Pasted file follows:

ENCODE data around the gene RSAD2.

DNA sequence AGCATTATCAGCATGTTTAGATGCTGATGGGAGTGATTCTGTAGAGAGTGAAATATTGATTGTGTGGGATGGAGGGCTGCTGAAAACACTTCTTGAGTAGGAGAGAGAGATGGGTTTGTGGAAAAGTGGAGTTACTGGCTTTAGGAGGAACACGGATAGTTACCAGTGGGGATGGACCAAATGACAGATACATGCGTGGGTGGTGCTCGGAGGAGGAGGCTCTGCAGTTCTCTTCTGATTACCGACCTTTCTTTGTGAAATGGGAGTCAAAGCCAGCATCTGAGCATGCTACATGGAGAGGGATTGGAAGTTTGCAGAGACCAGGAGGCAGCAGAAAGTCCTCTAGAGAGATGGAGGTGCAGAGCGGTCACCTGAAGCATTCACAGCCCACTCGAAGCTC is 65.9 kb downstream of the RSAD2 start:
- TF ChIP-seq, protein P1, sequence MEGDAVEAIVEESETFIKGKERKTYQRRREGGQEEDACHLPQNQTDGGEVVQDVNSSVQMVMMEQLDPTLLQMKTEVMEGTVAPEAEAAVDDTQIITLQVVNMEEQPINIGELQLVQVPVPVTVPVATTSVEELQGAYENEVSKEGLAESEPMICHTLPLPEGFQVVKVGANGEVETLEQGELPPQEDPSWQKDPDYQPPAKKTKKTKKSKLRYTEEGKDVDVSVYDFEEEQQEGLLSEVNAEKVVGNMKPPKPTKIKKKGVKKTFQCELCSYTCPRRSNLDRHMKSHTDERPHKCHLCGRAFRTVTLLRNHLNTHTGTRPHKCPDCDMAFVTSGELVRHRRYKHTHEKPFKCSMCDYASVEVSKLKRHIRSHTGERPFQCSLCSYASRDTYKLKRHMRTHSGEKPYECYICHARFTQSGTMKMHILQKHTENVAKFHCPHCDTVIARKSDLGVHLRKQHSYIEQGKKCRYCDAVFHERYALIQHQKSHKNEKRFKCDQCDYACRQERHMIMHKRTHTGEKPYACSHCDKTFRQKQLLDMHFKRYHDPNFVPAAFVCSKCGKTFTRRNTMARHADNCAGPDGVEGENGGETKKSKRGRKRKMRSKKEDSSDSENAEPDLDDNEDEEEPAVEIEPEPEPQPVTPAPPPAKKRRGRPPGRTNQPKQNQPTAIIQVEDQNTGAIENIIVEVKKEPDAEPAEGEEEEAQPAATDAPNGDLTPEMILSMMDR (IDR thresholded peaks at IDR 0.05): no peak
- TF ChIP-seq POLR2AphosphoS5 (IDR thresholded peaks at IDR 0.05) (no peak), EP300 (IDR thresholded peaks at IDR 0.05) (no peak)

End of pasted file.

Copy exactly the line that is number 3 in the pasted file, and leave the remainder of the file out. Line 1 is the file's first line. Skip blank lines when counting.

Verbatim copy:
- TF ChIP-seq, protein P1, sequence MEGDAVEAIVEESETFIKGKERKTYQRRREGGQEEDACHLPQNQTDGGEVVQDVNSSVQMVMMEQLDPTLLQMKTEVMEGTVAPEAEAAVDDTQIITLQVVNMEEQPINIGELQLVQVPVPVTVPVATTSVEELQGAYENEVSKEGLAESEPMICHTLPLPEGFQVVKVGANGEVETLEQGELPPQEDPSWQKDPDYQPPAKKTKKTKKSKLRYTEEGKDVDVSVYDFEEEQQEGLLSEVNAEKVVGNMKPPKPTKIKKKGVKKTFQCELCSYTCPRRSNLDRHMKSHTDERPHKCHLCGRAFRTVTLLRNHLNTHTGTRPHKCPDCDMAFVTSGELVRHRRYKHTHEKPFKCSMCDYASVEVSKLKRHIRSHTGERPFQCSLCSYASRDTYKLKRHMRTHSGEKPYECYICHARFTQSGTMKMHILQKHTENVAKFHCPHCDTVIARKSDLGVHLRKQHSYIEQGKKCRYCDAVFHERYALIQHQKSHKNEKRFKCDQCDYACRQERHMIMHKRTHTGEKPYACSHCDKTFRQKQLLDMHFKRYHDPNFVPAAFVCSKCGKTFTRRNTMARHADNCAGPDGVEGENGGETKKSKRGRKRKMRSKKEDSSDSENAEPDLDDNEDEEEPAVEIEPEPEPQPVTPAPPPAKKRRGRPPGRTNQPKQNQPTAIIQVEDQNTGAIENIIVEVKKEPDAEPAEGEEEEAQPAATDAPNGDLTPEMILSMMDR (IDR thresholded peaks at IDR 0.05): no peak